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This entry was posted in Broad Green, Business, Community associations, Croydon Greens, East Coulsdon Residents' Association, Environment, Health, London-wide issues, Outside Croydon, Planning, Shasha Khan, Stuart Collins, Sutton Council, Tony Newman, Waste incinerator, Wildlife and tagged , , , , , , , . Bookmark the permalink.

2 Responses to Burnt: incinerator scheme fails to get planning permission

  1. This is just a pause, everyone in Croydon needs to take responsibility for their waste.

    We have time to:
    a. get recycling levels across the borough to record levels because that is the most effective way for each and every person to record their objection to the incinerator;
    b. research thoroughly better alternative technologies to process that waste that we really cannot minimise or recycle.

    This is a great opportunity for all businesses and residents to work together to create an effective greener, healthier agenda for Croydon.

  2. I’m surprised nobody is making more of the incinerator supply issue – or rather, the over-supply.

    As I understand it, an additional incinerator is unnecessary in the south-east because we already have more than enough capacity for the foreseeable future.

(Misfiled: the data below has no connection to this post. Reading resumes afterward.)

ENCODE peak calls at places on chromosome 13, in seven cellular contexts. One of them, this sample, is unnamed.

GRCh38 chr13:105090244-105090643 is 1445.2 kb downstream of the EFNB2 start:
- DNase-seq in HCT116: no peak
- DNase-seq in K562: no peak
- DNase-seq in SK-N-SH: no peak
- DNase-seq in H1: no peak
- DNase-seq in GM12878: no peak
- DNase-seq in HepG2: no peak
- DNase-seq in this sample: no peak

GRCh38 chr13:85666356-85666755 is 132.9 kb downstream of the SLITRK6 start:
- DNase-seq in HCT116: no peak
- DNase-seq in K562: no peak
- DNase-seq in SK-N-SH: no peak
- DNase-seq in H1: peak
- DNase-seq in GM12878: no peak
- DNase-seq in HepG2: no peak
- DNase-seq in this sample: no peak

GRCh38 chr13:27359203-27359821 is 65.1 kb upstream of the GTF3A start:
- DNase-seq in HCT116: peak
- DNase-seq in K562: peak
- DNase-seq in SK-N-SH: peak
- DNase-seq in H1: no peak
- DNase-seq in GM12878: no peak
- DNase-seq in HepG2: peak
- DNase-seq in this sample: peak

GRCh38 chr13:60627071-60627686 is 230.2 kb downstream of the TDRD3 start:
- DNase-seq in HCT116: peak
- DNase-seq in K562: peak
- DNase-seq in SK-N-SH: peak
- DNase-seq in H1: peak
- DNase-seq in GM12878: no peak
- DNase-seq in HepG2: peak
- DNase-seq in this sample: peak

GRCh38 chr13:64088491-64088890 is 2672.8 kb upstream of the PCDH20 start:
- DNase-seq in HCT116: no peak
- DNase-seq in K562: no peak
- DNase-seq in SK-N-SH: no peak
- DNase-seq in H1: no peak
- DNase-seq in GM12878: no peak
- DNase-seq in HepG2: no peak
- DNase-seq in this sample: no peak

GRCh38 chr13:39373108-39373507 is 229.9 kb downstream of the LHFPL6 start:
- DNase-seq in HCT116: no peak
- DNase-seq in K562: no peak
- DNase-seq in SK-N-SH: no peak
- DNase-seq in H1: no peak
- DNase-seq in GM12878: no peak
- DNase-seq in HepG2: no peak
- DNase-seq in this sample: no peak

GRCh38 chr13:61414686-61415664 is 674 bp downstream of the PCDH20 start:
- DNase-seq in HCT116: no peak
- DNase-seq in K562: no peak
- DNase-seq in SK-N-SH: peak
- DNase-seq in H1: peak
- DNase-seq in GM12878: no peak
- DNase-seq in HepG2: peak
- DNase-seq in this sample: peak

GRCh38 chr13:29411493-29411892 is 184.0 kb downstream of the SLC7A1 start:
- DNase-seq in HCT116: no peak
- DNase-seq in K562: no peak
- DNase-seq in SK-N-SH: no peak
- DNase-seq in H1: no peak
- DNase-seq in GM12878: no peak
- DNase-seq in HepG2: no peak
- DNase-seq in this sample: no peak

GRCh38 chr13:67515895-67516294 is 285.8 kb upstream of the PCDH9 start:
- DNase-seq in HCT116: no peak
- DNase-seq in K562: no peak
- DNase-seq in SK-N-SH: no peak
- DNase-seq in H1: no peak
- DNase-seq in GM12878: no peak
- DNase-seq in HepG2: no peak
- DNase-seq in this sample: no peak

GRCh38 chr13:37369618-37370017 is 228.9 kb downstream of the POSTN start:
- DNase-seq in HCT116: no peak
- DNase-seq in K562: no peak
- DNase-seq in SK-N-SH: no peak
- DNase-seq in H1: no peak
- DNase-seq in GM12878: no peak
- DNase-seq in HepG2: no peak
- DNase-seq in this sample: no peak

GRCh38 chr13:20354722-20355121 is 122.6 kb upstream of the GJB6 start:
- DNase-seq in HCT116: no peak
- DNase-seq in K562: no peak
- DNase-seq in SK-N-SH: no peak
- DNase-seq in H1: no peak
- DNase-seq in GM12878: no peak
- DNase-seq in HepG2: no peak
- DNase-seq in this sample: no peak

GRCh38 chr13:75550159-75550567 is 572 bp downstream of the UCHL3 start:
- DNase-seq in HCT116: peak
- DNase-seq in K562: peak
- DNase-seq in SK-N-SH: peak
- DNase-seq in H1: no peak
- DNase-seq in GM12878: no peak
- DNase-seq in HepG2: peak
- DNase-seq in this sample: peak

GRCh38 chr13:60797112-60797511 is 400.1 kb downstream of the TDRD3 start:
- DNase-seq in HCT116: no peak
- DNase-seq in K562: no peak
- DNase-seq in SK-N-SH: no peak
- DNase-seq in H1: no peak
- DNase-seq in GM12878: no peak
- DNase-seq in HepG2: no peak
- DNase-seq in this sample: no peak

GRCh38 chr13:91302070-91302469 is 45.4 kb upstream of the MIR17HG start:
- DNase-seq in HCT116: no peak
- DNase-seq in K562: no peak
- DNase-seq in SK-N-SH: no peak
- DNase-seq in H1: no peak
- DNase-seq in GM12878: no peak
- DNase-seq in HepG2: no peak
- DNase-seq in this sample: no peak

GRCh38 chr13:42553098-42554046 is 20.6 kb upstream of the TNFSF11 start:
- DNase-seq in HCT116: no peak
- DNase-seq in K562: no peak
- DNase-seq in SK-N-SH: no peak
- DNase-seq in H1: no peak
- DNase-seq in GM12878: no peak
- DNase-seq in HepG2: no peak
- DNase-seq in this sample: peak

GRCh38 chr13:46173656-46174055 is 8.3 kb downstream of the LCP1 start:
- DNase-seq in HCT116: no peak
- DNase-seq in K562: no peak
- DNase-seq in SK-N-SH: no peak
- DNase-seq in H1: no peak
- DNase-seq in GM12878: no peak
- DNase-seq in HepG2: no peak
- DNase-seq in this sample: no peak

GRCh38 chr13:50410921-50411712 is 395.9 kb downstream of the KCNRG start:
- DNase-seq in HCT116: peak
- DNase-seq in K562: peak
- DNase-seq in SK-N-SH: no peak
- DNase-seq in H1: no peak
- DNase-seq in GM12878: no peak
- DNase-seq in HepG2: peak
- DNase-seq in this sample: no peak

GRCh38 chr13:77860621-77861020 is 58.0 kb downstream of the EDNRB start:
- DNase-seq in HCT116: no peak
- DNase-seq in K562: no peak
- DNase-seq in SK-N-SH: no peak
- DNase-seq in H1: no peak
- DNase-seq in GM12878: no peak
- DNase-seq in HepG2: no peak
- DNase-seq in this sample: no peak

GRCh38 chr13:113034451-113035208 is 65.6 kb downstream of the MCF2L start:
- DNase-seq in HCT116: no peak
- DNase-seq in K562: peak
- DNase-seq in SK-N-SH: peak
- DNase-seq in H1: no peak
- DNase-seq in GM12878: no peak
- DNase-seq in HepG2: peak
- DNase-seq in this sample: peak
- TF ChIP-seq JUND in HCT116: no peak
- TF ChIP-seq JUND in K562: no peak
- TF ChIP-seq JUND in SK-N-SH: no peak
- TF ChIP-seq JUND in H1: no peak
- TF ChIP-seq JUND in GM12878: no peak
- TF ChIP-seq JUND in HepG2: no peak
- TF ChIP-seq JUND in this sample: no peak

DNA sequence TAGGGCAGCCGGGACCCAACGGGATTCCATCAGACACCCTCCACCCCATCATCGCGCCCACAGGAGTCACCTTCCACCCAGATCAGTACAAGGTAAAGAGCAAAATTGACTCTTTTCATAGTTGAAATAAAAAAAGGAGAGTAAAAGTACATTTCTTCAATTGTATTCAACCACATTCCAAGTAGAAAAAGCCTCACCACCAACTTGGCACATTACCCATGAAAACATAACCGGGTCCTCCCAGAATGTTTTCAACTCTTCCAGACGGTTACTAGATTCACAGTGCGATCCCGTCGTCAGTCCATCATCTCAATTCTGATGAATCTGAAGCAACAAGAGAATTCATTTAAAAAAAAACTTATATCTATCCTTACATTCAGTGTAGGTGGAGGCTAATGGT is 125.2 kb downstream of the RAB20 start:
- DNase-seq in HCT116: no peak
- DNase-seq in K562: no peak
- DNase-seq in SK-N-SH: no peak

No doubt the commercially astute folk at Viridor would attempt to attract additional waste to the Beddington site by offering keener prices to dispose of it.

    That wouldn’t be my first choice, or that of most people in the area, I suspect. It seems singularly inappropriate to be thinking about building an incinerator in a soon-to-be country park unless there is an urgent need to do so – which patently there is not

    I understand our friends in The Netherlands were pioneers of waste incineration and now have so much over-capacity they are importing raw material from elsewhere in Europe, including the UK.

    I wouldn’t wish our waste on anyone else – that would be irresponsible – but if the Dutch have the technology, and at some time in the future we need more capacity than we have, it would seem preferable, as a first step, to export our rubbish rather than to build yet another incinerator.

    Or have I missed something?